The Marriage Equality Hall of Fame: 8 Funders Who Helped Make It Happen

It's always hard to pinpoint the role of philanthropy in bringing about big changes in society and, to be sure, there are many reasons why same-sex marriage is fast becoming legal across the United States, a trend that yesterday's Supreme Court decision has accelerated. 

But, wow, if ever there was a great case study of focused and strategic philanthropy that got results, this is it. For nearly 15 years, a relatively small group of super-wealthy individuals, along with a handful of foundations, have pushed hard for marriage equality and other changes to grow public support for LGBT rights more generally. They have spent hundreds of millions of dollars, exponentially ramping up funding since the start of the century. 

Back around 2000, when this effort got underway, most of these funders envisioned a long fight ahead for marriage equality, possibly taking decades. Some wondered if they would ever win at all. And, in those early days, there was anything but consensus in the broader LGBT advocacy world that marriage equality was the right goal to pursue. Funders played a crucial role in putting this issue on the agenda and keeping it there. 

There have been different moments to pop the champagne in the past year or two. And while some of those pivot points have been more exuberant than yesterday's, none have felt as definitive. Yes, plenty of work remains, but the marriage equality battle is now won. 

So who are the funders I'm talking about? Eight stand out:


Gill, who made his fortune in the tech boom of the 1990s, is widely regarded as the most important LGBT funder of recent times. He spent around a quarter-billion dollars to promote LGBT equality through the Gill Foundation. But he was also engaged in heavy political spending through a sophisticated effort that drew on both his own wealth and mobilized that of other donors to target key races, mainly at the state level, with the goal of achieving marriage equality in places like New York. (See IP's guide to the Gill Foundation's LGBT giving.)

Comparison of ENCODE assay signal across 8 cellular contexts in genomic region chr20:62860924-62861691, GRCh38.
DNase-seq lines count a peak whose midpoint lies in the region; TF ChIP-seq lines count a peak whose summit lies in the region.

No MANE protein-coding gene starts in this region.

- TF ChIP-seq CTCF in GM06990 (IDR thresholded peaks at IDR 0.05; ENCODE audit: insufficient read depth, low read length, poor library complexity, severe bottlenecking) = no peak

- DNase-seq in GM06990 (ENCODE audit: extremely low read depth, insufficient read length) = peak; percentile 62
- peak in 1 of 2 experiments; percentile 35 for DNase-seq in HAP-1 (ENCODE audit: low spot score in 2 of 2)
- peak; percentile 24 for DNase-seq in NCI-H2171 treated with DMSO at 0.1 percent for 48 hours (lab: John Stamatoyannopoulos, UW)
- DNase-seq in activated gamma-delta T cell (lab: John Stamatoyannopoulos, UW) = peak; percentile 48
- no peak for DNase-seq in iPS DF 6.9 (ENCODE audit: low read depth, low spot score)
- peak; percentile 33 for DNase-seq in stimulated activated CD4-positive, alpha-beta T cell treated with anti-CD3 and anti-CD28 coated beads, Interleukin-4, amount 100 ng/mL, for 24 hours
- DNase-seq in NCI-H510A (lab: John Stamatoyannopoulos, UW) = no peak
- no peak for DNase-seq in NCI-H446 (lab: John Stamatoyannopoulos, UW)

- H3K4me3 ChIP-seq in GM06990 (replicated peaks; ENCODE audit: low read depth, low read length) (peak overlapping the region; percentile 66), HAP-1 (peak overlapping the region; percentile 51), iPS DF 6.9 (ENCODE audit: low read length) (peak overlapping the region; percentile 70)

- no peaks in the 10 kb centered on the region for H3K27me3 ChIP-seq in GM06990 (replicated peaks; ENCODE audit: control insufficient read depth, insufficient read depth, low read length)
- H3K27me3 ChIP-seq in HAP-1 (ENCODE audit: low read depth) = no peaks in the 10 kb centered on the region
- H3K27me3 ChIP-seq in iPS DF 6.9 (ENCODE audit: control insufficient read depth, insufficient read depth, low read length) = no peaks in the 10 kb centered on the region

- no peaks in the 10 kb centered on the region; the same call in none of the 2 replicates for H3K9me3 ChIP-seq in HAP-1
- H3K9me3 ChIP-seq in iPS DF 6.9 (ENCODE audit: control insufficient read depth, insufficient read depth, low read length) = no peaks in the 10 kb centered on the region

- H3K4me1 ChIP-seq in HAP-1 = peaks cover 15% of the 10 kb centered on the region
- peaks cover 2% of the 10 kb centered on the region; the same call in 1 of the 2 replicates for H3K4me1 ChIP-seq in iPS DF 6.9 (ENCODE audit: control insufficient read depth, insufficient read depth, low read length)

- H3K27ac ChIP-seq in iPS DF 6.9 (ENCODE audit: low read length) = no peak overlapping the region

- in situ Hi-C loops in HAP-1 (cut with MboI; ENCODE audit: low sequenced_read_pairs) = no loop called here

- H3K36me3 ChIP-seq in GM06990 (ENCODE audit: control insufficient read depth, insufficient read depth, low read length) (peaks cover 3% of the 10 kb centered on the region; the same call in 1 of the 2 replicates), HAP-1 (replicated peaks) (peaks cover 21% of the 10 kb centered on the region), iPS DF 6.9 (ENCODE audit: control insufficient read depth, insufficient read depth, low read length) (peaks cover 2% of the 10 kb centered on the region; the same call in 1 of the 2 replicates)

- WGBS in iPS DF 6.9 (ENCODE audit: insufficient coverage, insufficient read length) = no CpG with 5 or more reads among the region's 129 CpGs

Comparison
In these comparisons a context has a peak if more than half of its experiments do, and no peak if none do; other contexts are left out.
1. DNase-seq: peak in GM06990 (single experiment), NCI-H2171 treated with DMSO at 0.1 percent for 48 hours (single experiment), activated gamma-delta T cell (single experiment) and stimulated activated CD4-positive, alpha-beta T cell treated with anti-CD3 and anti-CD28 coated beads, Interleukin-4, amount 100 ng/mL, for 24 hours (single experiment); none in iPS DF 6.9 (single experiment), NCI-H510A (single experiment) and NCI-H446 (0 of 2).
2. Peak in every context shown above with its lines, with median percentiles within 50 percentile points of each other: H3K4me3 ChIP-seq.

Gill's fast and furious philanthropic spending offers up a great example of the benefits of frontloading big giving. He didn't just catch the wave of social change around LGBT issues—his foundation helped create that wave. 


While Gill has been the strategic mastermind, Stryker brought some of the deepest pockets to the marriage equality fight, as the billionaire heir to a medical instruments fortune. Stryker came out relatively late in life and then, as if to make up for lost time, set up the Arcus Foundation in 2000, which quickly became one of the top funders of LGBT work. Since 2007, the foundation has spent over $100 million supporting a wide range of organizations pressing for LGBT rights, including many working specifically on marriage equality. (See IP's guide to Arcus LGBT giving.)

Stryker has also been a major political donor, giving mainly at the state level (often in coordination with Tim Gill) to influence elections with an eye toward electing legislators friendly to marriage equality and other LGBT rights, particularly in his home state of Michigan, where Stryker has spent millions of dollars. 


The Haas Fund has been in the LGBT equality space for decades, spending roughly $70 million. It declared its support for marriage equality in 2001, becoming the first major established foundation in the U.S. to embrace this goal. Over the years, Haas has targeted spending on a number of different fronts in the marriage equality fight, including legal and advocacy work to challenge DOMA and Proposition 8. Perhaps no foundation in the LGBT area has focused so relentlessly and specifically on marriage equality as Haas. (See IP's guide to Haas LGBT funding.)